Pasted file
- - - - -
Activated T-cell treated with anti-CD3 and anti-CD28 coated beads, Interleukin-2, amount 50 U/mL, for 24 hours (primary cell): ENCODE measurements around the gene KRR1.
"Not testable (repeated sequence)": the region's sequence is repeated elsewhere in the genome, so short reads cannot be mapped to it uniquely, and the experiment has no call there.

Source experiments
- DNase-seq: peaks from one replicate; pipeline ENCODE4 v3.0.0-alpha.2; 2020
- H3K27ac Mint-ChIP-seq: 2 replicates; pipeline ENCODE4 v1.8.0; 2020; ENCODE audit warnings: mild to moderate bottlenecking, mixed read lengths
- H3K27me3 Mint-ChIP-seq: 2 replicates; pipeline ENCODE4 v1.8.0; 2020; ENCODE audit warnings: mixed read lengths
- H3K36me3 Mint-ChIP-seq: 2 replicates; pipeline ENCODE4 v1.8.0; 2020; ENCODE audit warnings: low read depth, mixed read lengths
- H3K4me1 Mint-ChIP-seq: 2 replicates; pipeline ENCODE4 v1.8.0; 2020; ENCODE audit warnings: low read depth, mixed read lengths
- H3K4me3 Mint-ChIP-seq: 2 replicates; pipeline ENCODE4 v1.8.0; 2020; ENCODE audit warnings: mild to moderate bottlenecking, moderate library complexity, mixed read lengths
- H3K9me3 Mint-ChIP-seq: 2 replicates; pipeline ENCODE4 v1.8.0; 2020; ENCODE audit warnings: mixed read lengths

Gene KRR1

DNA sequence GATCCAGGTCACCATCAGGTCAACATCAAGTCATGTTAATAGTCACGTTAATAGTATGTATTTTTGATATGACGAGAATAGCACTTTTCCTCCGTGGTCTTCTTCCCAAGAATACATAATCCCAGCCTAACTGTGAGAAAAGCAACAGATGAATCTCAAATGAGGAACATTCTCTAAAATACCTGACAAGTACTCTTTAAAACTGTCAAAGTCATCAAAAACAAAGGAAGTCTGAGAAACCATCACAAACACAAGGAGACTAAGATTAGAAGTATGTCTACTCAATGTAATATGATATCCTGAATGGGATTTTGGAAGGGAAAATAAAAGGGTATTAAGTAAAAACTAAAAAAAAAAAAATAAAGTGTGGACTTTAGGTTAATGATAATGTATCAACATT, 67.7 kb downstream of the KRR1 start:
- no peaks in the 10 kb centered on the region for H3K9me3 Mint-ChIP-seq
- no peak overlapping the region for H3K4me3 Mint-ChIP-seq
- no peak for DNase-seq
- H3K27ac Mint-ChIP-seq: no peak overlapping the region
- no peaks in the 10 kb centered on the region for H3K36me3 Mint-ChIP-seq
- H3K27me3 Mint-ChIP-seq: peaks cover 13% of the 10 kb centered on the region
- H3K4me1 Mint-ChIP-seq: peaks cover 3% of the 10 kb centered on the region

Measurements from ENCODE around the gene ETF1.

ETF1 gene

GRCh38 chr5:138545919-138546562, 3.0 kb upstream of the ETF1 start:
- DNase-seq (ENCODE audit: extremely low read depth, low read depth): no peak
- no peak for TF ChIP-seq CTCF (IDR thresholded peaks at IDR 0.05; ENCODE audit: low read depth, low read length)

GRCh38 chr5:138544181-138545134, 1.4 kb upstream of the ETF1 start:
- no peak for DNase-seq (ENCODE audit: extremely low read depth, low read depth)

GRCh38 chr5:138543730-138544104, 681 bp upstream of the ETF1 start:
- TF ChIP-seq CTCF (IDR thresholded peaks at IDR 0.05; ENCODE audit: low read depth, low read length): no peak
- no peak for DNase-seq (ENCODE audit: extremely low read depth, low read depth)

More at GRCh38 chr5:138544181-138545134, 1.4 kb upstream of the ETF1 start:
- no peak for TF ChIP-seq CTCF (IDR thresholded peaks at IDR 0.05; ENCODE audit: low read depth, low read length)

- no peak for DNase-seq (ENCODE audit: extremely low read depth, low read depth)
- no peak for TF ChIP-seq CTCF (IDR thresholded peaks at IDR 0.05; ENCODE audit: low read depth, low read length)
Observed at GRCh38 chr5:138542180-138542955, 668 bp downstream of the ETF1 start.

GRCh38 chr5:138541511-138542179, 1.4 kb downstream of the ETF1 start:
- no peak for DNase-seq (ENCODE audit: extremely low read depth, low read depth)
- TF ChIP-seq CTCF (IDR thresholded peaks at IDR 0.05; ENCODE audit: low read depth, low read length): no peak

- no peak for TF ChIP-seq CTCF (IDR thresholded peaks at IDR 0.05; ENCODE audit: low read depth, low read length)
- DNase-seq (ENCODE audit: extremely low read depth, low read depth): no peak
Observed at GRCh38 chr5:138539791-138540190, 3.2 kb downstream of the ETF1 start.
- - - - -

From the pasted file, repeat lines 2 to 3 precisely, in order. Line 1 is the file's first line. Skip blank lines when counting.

"Not testable (repeated sequence)": the region's sequence is repeated elsewhere in the genome, so short reads cannot be mapped to it uniquely, and the experiment has no call there.

Source experiments